Canadian electricity generating company to reduce smog-causing agents by 80%

Ontario based company Ontario Power Generation (OPG) have announced plans to begin a CA$200million project to reduce its emission of smog causing agents by 80%. They plan to install four Selective Catalytic Reduction (SCR) units in their Nanticoke and Lambton coal-fired generating stations, effectively diminishing nitrogen oxide by 12,000 tonnes per year – the equivalent of taking 600,000 cars off the road.


This is the first time Canada has seen the installation of such equipment and the pioneering project has been assigned to Babcock & Wilcox Canada, who will design manufacture and install the units. This contract is part of OPG’s investment in clean air technology – the total of which is expected to run up to CA$250 million with the implementation of cleaner burners along with other modifications. The company hopes to have their plans completed by November 2003.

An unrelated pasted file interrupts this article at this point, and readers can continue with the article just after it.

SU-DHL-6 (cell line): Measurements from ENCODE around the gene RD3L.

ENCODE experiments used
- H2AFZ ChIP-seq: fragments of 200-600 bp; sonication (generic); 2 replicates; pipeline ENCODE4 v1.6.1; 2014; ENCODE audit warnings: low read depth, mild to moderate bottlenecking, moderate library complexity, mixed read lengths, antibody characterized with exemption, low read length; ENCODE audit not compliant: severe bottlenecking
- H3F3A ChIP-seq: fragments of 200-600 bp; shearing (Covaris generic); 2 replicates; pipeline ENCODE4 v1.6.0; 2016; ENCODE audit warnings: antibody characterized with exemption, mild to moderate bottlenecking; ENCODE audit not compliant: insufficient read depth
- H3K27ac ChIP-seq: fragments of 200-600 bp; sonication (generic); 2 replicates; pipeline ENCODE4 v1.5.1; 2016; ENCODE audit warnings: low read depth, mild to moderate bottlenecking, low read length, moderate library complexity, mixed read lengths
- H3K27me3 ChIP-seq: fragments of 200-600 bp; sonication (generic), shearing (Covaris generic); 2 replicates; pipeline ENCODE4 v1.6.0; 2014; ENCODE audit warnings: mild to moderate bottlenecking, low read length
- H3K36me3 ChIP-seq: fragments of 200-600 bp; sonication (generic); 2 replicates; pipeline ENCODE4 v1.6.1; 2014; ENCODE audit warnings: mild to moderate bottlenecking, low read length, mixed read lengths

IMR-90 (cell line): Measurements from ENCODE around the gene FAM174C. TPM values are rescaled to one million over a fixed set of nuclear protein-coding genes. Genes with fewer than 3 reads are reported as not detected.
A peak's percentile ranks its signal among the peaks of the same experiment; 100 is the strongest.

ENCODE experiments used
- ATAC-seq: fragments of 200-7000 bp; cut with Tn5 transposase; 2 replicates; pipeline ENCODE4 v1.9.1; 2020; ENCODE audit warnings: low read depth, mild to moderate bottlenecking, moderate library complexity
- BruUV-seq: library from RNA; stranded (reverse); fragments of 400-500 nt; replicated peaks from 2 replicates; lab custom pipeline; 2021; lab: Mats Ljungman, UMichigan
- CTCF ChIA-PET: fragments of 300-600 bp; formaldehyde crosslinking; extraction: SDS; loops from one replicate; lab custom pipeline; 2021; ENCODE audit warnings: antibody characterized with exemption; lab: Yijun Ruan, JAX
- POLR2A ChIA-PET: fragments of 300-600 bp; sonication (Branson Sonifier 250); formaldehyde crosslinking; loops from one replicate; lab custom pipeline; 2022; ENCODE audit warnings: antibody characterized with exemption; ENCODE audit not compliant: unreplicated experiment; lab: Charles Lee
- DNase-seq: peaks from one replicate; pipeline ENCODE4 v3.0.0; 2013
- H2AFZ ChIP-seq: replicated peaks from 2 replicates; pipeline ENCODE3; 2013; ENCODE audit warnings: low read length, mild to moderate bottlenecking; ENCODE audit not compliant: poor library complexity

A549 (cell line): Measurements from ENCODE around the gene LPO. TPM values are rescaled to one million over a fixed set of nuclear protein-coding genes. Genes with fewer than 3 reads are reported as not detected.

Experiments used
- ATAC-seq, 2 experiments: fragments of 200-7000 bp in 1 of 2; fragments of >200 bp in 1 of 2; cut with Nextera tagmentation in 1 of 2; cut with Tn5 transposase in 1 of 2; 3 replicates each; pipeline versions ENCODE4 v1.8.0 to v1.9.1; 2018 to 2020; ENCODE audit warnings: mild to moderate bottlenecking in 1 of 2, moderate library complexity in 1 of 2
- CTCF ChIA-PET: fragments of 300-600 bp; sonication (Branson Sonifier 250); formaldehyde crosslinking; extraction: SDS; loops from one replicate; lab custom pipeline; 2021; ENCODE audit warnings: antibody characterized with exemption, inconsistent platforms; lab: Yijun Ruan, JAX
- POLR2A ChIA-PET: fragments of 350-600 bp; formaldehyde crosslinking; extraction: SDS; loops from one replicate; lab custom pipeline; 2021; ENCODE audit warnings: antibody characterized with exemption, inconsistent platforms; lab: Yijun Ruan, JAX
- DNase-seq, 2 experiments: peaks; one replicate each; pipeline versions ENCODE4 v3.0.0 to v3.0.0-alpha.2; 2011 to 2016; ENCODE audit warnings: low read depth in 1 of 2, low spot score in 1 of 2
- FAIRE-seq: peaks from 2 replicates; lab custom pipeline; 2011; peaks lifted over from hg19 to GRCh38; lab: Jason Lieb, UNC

OPG’s efforts to improve air quality are in compliance with strict Canadian Government regulations on a Clean Air Strategy, launched by Environment Minister David Anderson in spring 2000. With the installation of these SCR units transboundary pollution to the US will also be reduced, thus OPG are beginning to act on the regulations stated in the Ozone Annex that the industrial sector must decrease its emissions (see related story).

Despite the progress that OPG’s announcement brings, Environment Minister Anderson says, “more is required to reduce the health threat of smog and meet our goals”. As the Environment Minister is determined to see a better quality of air for Canadians last February he injected $120 million into his Clean Air Strategy and is adamant that the industrial sector will fulfil the demands set upon them in the Ozone Annex. He sees OPG’s plans to reduce emissions as “a first step” to commit to the reduction of pollution. However he warns that if OPG and the Ontario Government cannot produce a plan of action to meet the Ozone Annex commitments then he may resort to federal legislation to ensure international obligations are adhered to.

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